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Tuesday, June 25, 2013

Memoirs of Ulysses S. Grant

The Personal Memoirs of Ulysses S. Grant is an autobiography of American President Ulysses S. Grant, focused mainly on the general's actions during the American Civil War. Written as Grant was dying in 1885, the two volume set was published by Mark Twain shortly after Grant's death.

These Memoirs have been highly regarded by the general public, military historians and literary critics. Grant was a shrewd, intelligent, and effective writer. He portrayed himself in the persona of the honorable Western hero, whose strength lies in his honesty and straightforwardness. He candidly depicts his battles against both the external Confederates and his internal Army foes. The autobiography is unusual but not unique in that large sections of Grant's life (most notably, his childhood and his presidency) are given brief mention or not discussed at all. The focus of the book is Grant's military career—his service in the Mexican-American War and the Civil War.

 Grant's writing has been praised for its conciseness and clarity—a sharp contrast from contemporary Civil War memoirs, which tended to reflect the Victorian fondness for elaborate (and sometimes overblown) language.

Many years ago I had read what is purported to be the best military autobiography ever, that is, Caesars Commentaries on the Gallic Wars.  Yes, they were most dramatic and interesting, if a bit of self-promotion to his friends and enemies back in Rome. Imagine my surprise when I learned that stodgy, plodding, Ulysses Sam Grants writings were considered comparable to Caesars work.  I vowed then to read Grants work someday.  It took many years later a Christmas gift of a Nook for me to find the book available from Barnes and Noble for only two dollars. I read it… and it was well worth the investment and more. If you’re a Civil War buff or know one,  I recommend most highly, you get this memoir and get the facts straight  finally on who did what and why…..  This is all for only two bucks at that at Barnes and Noble.  J


Jo's World said...

Is it the Nook version that is $2?
I would like reading this myself, I think.

Thanks for the tip!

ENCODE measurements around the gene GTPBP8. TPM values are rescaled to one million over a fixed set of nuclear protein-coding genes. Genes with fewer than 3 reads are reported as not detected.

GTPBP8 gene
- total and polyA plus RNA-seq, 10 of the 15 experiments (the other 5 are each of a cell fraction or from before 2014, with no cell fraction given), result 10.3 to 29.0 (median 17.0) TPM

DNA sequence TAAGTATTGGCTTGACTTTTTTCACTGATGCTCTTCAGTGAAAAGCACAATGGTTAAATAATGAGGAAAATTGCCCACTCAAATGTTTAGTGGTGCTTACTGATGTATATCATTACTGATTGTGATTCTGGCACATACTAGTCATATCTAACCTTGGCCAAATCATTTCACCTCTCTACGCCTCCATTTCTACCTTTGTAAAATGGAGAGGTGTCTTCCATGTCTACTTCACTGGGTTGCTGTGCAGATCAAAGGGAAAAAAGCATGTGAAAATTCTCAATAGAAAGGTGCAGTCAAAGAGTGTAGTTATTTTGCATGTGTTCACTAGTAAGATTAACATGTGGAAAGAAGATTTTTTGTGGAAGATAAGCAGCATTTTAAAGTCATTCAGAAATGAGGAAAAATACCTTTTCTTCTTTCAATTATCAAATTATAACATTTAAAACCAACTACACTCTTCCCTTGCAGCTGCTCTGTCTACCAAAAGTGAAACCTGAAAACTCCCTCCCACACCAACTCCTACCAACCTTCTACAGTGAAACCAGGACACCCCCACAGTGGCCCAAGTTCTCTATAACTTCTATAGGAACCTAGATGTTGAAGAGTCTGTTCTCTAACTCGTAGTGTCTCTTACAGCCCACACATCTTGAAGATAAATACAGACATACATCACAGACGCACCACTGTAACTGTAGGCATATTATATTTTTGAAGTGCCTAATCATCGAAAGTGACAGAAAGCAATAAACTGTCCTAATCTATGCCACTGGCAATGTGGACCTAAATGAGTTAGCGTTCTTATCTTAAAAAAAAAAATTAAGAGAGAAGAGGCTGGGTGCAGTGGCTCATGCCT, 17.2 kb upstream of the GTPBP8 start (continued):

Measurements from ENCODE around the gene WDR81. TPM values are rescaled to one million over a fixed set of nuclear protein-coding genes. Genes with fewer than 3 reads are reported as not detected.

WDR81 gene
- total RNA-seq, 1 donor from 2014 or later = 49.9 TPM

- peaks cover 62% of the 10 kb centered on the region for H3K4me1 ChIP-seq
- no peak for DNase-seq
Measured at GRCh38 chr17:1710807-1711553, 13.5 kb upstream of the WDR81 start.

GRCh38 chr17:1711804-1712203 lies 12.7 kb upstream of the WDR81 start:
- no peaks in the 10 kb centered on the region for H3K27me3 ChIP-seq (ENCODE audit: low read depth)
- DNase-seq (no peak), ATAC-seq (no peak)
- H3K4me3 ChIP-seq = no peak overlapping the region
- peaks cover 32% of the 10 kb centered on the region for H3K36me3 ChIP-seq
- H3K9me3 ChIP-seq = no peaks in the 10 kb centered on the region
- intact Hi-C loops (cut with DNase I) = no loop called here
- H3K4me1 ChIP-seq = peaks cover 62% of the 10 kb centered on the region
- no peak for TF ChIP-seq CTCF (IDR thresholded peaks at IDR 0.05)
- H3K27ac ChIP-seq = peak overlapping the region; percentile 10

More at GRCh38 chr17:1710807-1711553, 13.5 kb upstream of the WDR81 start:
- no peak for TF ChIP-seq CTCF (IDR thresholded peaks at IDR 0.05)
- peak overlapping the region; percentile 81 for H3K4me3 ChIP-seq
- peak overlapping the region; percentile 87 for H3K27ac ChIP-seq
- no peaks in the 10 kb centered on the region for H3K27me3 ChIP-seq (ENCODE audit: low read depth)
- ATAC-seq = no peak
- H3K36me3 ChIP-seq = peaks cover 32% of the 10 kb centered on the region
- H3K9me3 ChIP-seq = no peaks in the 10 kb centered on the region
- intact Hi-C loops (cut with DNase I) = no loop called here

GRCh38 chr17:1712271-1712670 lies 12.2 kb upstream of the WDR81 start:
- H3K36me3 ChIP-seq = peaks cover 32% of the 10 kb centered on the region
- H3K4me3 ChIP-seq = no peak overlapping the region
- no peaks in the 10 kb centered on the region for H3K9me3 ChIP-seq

David Oliver said...

I know almost nothing about Grant so I should probably read it. I am not a fan of the Civil War though, I find documentaries and shows about it depressing. Still a great writer is a great writer despite the subject matter.

Montanagirl said...

My husband would really enjoy this book.

Ien in the Kootenays said...

I do not share the USA fascination with the civil war, but you always make the books sound interesting. Funny, I started reading this review, and immediately flashed on Caesar, who I intend to read one of these days. Meanwhile, for any fan of quality historical fiction, may I recommend Geraldine Brooks' "March", set in the war.

Anvilcloud said...

It sounds like a good read for those interested in that era.

NCmountainwoman said...

I'll definitely look into this one. I am a devoted Civil War buff.

Our Neck of the Woods said...

That sounds like a great read! I'm not a Civil War buff, but you described it so well that I wouldn't mind reading it. I like that his language is clear and concise; not overly elaborate and wordy.

Lo said...

Hi, TB......don't worry, I will not desert you. This blog seems to be just fine.....the other one is navy blue. Has anyone else mentioned this? When you look at that blog, do you see mavy blue too?

You may have to go to Preferences or wherever the details of your layout is and see if anything has changed or perhaps change your specs. I do hope you can fix it.

Love,m Lo